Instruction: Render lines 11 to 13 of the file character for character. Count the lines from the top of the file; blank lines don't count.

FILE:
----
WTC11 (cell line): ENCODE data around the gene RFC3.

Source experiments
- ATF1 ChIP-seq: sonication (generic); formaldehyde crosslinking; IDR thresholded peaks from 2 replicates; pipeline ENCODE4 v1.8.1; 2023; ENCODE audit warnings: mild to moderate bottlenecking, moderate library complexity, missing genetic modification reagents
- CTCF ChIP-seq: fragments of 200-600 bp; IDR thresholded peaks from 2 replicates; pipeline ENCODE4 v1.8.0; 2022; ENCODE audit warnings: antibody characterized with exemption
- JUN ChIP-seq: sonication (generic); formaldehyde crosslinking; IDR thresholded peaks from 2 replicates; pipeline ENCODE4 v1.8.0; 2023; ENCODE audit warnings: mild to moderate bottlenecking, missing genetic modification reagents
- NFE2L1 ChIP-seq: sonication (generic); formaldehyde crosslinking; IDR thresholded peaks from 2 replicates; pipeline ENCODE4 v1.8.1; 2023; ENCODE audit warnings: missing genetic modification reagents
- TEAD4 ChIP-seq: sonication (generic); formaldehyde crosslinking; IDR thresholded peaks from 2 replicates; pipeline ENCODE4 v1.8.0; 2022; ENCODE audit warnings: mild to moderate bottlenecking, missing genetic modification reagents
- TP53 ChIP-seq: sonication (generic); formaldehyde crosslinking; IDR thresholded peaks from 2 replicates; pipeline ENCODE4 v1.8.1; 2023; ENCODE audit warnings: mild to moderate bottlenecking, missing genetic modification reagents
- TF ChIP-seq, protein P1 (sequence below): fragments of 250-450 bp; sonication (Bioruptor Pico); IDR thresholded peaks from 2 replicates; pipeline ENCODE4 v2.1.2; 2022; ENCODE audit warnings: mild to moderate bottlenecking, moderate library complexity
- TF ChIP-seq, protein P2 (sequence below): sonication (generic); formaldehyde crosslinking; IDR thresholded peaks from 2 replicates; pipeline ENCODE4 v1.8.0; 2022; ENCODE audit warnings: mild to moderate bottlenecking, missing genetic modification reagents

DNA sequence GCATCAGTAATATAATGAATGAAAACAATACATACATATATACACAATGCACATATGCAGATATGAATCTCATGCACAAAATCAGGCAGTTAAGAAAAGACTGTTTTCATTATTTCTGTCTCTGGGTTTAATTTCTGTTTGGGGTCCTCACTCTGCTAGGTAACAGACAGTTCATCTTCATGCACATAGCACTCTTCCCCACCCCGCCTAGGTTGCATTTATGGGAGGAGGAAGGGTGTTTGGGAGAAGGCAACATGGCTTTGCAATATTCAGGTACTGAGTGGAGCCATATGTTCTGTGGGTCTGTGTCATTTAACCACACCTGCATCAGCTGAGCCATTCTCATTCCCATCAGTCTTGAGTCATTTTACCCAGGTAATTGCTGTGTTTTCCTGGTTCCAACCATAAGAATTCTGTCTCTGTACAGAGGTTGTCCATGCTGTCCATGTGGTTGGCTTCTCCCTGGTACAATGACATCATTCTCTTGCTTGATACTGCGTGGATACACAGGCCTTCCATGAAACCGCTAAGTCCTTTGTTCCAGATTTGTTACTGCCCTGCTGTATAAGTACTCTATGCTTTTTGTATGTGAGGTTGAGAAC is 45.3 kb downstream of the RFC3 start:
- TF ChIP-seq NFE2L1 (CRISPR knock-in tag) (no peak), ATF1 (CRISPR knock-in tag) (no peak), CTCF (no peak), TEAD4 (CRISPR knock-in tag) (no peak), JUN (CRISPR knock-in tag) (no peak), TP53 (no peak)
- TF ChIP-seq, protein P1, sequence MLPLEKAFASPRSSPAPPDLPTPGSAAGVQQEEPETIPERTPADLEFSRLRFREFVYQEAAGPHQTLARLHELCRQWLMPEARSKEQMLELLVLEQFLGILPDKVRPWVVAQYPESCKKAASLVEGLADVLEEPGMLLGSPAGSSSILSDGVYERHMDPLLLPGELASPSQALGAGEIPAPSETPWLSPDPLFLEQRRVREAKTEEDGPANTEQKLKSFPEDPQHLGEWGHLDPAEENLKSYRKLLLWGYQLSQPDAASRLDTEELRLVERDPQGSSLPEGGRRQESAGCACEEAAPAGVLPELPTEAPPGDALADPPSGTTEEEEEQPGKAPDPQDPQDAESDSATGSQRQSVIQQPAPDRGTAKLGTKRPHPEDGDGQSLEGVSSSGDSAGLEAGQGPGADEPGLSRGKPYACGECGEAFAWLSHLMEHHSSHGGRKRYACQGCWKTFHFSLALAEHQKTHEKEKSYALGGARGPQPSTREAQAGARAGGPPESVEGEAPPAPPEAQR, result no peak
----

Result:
DNA sequence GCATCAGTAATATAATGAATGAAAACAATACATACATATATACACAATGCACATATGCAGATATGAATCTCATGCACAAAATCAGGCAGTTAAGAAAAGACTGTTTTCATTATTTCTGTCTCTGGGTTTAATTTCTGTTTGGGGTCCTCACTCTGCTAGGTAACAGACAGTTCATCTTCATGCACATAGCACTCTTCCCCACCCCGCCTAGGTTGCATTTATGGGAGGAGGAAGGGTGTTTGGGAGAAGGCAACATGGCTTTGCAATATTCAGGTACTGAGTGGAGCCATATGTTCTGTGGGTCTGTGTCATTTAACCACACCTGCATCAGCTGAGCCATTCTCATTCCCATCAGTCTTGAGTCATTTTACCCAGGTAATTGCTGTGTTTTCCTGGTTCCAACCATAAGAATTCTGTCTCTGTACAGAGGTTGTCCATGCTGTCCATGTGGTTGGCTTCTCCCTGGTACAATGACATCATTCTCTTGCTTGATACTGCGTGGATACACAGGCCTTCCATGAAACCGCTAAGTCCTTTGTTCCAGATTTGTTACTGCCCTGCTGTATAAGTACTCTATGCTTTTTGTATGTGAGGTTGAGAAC is 45.3 kb downstream of the RFC3 start:
- TF ChIP-seq NFE2L1 (CRISPR knock-in tag) (no peak), ATF1 (CRISPR knock-in tag) (no peak), CTCF (no peak), TEAD4 (CRISPR knock-in tag) (no peak), JUN (CRISPR knock-in tag) (no peak), TP53 (no peak)
- TF ChIP-seq, protein P1, sequence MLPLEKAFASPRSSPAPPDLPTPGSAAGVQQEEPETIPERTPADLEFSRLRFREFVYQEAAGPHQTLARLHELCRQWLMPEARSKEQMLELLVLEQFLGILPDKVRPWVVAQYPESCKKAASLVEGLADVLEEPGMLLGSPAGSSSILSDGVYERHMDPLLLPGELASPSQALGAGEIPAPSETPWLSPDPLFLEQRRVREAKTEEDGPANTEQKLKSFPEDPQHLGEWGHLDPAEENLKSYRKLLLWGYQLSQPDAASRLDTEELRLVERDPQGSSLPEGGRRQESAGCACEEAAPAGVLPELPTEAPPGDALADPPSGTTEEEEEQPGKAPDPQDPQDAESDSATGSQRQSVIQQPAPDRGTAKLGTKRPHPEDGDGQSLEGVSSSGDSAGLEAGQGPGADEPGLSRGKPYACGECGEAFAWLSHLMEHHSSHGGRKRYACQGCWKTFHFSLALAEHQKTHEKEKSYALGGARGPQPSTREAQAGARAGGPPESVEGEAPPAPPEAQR, result no peak